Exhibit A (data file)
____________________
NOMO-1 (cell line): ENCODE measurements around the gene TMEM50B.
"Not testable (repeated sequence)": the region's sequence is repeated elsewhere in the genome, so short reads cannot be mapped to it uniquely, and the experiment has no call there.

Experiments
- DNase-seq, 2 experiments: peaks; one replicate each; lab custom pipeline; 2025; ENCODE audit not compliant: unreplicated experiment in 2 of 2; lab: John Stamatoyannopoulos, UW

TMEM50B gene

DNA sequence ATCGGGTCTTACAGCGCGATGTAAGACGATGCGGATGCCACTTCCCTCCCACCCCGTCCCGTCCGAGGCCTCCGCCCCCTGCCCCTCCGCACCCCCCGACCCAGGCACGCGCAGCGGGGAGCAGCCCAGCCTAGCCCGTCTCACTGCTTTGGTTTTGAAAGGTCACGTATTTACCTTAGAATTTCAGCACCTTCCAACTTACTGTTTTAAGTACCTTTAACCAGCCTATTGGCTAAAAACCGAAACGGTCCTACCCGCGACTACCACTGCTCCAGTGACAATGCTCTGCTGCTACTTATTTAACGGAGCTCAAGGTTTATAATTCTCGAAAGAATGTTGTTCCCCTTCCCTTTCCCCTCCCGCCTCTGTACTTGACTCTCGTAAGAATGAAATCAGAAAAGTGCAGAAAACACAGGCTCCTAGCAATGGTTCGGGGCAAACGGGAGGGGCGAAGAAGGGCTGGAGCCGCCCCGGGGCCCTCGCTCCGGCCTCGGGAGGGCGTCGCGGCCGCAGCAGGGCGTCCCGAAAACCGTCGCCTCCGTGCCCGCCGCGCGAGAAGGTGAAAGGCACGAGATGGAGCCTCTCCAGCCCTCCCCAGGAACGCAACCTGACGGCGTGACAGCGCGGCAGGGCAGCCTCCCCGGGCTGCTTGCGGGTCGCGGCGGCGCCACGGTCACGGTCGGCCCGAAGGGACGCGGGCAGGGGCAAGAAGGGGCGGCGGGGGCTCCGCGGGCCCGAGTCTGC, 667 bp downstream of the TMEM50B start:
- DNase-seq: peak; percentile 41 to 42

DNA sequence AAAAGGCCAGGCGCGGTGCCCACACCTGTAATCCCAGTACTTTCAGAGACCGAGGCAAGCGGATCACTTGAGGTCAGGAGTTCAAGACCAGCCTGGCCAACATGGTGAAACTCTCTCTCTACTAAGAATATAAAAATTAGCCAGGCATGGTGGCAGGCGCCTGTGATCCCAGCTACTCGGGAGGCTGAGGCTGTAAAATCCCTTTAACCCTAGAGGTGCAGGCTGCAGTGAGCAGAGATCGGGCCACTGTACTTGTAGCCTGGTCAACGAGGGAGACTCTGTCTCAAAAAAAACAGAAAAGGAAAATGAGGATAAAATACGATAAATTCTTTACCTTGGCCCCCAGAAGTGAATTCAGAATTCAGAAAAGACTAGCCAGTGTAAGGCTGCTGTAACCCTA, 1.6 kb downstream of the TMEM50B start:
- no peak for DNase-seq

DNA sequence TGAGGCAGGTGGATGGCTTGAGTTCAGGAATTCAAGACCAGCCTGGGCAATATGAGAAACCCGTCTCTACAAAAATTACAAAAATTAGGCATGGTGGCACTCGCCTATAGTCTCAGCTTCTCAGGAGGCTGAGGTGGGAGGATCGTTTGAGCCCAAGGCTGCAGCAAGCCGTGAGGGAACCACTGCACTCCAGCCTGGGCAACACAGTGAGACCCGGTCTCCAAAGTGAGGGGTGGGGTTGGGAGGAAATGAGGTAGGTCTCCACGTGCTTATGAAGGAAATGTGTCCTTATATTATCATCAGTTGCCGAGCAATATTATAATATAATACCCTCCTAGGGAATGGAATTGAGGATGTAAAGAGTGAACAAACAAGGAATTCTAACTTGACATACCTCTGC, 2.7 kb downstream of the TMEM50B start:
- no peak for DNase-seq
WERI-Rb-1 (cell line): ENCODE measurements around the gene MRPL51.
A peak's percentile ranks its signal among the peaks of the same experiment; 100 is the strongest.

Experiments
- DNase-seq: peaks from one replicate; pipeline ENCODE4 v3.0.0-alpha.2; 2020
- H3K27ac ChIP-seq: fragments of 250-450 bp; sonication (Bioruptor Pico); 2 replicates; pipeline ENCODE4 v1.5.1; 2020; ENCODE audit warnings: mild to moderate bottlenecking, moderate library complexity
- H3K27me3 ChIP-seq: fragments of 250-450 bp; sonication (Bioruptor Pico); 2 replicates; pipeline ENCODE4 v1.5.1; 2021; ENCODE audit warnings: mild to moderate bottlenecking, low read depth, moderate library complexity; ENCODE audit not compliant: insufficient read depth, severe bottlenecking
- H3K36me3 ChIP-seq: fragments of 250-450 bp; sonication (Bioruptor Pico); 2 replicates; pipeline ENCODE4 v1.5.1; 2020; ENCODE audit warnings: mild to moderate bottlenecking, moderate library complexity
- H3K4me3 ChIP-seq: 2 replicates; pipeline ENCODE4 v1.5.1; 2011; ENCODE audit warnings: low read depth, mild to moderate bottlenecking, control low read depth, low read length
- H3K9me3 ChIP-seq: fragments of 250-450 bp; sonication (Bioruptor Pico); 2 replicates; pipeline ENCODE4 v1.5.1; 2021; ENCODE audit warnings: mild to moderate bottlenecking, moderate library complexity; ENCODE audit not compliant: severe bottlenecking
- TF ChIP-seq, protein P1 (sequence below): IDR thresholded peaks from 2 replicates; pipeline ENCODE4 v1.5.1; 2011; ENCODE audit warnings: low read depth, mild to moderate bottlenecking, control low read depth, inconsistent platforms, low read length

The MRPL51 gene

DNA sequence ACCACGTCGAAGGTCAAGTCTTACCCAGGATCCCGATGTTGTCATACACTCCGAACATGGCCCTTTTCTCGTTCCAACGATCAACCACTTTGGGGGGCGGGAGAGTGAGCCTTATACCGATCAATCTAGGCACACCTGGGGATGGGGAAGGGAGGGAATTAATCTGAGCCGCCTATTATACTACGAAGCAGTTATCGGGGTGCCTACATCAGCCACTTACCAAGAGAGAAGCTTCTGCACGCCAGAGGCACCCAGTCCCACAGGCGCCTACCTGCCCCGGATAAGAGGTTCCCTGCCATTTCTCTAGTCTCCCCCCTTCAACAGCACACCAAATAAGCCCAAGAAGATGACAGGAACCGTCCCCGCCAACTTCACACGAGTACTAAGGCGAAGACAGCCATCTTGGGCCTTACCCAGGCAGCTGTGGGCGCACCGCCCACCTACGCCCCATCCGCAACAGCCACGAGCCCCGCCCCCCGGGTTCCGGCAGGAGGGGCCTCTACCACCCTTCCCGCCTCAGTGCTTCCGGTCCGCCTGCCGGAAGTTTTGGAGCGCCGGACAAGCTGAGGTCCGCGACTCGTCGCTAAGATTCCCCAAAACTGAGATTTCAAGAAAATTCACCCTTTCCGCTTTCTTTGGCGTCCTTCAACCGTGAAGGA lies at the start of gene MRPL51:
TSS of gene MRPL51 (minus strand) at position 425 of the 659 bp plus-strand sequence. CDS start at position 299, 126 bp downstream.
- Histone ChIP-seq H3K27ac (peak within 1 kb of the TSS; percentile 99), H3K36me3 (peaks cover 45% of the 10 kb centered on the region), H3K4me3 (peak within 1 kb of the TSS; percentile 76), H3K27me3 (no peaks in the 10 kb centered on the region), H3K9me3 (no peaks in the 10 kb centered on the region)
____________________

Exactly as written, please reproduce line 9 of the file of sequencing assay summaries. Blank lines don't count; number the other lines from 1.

- no peak for DNase-seq